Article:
There is a time for everything,
and a season for everything under heaven,
a time to weep and a time to laugh.
Many years ago when I was first dating my husband, he made the comment that it might be good for me to learn to laugh more. At the time I was so serious about everything that I didn’t really know what he was talking about. I have learned to lighten up over the years.
Of course, our problems are not laughing matters. A struggling marriage, a troubled teen, financial worries or a diagnosis of cancer are serious. Laughing is not usually the first thing a person thinks to do. In fact, laughing about these things may be inappropriate. But at some point, finding a way to have a good laugh can be a great help.
Humor releases those “feel good” chemicals in our brains and bodies. It helps restore perspective, and it can help us reconnect with our hope and joy.
One of the many challenges I faced after receiving a diagnosis of breast cancer was that I had to give up my estrogen and progesterone supplements. I had been taking a version of these two hormones for several years, and I greatly appreciated the reduction in forgetfulness, hot flashes, bone loss, insomnia and a list of other symptoms that they provided. Giving them up was difficult.
Several months after I had been without my friends Estrogen and Progesterone, I went with three of my fifty-something girl friends to Menopause: the Musical. We laughed and laughed as the four women on stage belted out songs about mind collapse and personal summers that are really a bummer. It was a good thing to laugh together at ourselves.
One of these friends has a great story she likes to tell about the first time she called the doctor about hormone replacement therapy. She told him that she had three symptoms. One was insomnia, another was hot flashes and…she forgot the third. “Memory problems?” he asked.
Not all humor is healing, of course. Humor that is used as a disguise for a put down or that comes at someone else’s expense does not bring healing.
What is it that makes something funny and helpful? Playful surprise. The courage to be honest. The ability to identify with others. Freedom from shame about our common human problems.
But we don’t have to be comedians to laugh in the midst of a difficult situation. It can be helpful to watch a funny movie or to listen to a stand-up comedian. Or to talk with a little kid and listen to their take on things. Or to read a funny book. Anything that helps us laugh can help ease our distress and help us heal.
Humor can even help us honor and remember someone with love. When I co-led a cancer support group we always set aside a full evening to reminisce when one of the group members died. Every time we did this it was a rich experience. We shared stories of the person who had died. We almost always cried together. And we almost always laughed together because almost always the person who had died had given us gifts of humor as they lived and died with their cancer. They had found those qualities of honesty and identification with others and freedom from shame that can allow humor to emerge. And, as a result, they had laughed at themselves. They had left this gift with us to share with each other as we remembered them.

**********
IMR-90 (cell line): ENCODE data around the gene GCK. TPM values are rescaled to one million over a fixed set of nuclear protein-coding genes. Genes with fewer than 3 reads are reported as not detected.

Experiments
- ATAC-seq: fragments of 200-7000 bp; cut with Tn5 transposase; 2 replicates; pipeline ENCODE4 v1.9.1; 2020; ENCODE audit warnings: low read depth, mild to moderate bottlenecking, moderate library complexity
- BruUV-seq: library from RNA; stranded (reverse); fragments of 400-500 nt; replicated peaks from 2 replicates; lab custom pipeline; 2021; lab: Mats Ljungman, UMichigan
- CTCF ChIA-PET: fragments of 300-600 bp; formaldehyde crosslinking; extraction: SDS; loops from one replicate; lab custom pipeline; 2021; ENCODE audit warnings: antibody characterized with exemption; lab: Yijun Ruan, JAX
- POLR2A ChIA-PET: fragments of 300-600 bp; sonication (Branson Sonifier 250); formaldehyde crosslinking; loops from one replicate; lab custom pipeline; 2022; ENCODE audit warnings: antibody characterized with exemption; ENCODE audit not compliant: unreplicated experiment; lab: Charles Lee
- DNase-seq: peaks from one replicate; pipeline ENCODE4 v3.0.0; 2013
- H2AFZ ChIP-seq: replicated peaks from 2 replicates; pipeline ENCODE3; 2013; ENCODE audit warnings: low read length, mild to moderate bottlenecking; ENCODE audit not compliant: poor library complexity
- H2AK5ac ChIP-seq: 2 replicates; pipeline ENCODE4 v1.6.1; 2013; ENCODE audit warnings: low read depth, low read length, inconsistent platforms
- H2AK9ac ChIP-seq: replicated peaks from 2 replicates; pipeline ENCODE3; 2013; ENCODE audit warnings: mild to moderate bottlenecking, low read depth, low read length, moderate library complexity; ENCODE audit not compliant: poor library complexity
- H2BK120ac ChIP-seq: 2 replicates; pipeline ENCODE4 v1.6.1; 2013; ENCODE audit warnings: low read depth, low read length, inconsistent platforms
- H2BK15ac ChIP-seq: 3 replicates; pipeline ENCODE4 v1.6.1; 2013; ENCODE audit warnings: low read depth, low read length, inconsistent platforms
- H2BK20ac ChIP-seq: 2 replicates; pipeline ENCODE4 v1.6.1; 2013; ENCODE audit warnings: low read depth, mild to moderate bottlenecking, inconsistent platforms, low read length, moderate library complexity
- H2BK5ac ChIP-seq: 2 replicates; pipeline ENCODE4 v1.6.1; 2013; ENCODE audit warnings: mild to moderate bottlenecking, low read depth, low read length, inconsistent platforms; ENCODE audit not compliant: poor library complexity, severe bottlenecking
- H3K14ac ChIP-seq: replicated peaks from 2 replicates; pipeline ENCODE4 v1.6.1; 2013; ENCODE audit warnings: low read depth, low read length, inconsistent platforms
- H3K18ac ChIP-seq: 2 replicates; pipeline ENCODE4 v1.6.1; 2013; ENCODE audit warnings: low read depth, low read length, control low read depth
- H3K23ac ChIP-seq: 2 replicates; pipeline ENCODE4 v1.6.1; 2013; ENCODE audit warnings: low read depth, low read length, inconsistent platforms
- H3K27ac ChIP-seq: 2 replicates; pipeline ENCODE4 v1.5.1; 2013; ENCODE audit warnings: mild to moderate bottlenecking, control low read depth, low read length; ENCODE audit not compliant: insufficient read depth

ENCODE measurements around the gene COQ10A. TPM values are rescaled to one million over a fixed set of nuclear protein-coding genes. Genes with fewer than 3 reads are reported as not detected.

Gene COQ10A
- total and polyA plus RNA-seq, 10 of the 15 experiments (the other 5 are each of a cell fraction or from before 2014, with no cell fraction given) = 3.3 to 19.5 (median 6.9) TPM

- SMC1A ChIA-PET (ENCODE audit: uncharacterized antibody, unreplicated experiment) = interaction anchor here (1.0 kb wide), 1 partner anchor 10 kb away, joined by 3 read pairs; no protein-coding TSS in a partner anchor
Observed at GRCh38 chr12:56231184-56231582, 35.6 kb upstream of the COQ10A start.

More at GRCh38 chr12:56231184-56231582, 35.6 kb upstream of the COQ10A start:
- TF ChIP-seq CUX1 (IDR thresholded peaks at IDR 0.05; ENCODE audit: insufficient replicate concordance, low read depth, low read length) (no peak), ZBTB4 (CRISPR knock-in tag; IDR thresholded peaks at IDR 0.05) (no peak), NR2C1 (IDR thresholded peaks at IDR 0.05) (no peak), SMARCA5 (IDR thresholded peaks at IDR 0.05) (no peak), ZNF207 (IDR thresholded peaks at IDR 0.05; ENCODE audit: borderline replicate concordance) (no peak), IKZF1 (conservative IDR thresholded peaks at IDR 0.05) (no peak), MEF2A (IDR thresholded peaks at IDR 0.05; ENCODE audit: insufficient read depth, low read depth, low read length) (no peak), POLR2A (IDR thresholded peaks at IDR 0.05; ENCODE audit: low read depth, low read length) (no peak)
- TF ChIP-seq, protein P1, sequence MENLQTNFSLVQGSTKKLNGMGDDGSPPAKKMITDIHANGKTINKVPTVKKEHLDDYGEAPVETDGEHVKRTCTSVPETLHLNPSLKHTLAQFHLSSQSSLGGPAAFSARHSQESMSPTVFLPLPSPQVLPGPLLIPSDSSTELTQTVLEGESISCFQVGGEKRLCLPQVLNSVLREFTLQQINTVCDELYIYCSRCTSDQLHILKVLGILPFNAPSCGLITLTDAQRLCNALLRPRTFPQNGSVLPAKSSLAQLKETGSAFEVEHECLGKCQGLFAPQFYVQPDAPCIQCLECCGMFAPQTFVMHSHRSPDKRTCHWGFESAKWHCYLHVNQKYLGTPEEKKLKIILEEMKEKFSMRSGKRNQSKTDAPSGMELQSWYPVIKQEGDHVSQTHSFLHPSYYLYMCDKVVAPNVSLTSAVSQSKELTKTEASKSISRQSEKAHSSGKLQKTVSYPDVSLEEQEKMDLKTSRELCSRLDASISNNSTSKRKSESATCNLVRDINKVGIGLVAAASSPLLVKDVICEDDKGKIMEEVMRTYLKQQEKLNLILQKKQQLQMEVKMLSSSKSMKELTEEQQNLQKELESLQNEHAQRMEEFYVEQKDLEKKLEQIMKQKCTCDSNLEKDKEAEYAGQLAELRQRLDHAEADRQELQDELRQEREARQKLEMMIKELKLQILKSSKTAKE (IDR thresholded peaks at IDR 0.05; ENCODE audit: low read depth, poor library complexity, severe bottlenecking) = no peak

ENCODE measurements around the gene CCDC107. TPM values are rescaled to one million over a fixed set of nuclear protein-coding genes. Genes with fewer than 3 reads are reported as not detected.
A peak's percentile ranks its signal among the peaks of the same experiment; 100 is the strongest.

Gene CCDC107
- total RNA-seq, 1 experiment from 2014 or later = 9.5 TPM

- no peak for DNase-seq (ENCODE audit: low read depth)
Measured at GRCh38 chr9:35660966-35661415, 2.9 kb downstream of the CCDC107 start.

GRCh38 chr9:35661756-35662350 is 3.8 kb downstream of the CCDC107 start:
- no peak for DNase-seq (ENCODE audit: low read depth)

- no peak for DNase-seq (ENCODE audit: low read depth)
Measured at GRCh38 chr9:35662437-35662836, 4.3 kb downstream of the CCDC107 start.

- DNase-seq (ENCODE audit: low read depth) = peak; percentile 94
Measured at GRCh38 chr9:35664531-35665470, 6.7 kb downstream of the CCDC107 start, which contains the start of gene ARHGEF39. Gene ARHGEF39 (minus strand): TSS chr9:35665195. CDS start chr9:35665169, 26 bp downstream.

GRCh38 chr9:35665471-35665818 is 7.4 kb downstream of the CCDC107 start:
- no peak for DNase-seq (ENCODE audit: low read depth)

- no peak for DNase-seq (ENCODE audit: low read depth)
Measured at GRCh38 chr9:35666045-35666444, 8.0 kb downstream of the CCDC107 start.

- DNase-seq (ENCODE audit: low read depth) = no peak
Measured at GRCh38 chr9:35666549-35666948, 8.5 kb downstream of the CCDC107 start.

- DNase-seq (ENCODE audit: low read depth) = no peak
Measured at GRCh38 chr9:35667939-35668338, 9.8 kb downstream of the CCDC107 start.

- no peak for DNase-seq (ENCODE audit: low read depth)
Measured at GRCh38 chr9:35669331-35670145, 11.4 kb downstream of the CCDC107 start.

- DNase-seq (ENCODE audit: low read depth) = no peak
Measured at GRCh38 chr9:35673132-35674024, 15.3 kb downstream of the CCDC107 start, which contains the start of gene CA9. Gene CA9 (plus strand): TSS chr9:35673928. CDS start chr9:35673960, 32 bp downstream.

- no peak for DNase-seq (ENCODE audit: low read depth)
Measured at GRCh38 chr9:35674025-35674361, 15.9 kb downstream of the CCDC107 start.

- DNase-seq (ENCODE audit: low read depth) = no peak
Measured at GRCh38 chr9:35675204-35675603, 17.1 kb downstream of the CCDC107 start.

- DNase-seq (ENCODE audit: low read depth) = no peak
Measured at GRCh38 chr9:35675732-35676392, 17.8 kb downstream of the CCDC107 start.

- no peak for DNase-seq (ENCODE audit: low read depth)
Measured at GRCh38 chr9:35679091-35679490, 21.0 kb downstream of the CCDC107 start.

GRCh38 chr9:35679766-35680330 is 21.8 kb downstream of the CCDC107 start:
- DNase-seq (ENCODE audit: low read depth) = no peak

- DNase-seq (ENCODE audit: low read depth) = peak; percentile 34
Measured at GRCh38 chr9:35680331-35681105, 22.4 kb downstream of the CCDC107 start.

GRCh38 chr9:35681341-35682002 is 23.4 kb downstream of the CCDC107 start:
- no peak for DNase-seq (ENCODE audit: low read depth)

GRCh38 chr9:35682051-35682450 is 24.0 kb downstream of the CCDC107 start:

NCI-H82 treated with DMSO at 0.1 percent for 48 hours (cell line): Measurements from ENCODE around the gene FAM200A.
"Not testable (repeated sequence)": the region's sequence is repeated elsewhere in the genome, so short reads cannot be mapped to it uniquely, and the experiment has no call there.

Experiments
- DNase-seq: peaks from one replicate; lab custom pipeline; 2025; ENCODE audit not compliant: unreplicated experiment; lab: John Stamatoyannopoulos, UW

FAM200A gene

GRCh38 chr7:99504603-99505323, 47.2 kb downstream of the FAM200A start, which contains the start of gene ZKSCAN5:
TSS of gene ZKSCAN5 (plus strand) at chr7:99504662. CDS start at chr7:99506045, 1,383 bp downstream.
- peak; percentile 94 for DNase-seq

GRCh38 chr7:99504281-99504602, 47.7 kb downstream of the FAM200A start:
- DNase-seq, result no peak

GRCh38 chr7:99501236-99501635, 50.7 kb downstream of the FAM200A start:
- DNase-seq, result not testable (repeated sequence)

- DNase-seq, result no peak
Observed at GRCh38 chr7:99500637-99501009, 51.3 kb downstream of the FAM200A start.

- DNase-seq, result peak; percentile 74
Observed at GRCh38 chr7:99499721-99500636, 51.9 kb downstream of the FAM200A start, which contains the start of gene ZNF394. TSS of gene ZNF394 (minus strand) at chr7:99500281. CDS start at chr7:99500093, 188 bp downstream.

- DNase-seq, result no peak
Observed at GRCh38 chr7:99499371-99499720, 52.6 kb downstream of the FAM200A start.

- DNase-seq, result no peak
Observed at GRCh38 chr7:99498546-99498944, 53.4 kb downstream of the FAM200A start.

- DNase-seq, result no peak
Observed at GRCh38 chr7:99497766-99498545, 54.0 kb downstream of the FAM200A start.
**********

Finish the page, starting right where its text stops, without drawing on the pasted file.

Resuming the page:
One day my husband and I sat on a big rock at Laguna Beach together. Our feet were on the wet sand. The waves were breaking at some distance from us and then sliding quietly closer to touch our toes. It was a quiet summer evening but we were not doing well. We were not happy with each other. So we sat there encircled by great beauty, depressed about life and about our relationship. Suddenly, out of nowhere a huge wave rose up and broke on top of us. We were drenched and shrieking in surprise. And laughing. The negative spell was broken. Our eyes and hearts opened. We laughed and we kept laughing. We were laughing at ourselves. At how wet we were. At how pouty we had been. At our inability to see the gifts all around of us.
Later, as I reflected on that moment, it felt like God had playfully splashed water on us, as if coaxing us to lighten up and open up. It felt like God had used the element of surprise to help us laugh. There was still hard work that needed to be done, but God’s playfulness was well-timed and helped us heal.
Whatever joy or sorrow we are experiencing, whatever challenge or opportunity is being handed us, it is a relief to come to the place where we can let go and laugh.
When you don’t know what to do…make room for laughter.
Questions for reflection and discussion
1. What humor have you enjoyed during difficult times?
2. How has humor been helpful to you?
This meditation is taken from Keep Breathing: What To Do When You Can’t Figure Out What To Do by Juanita Ryan. Keep Breathing is available for purchase at amazon.com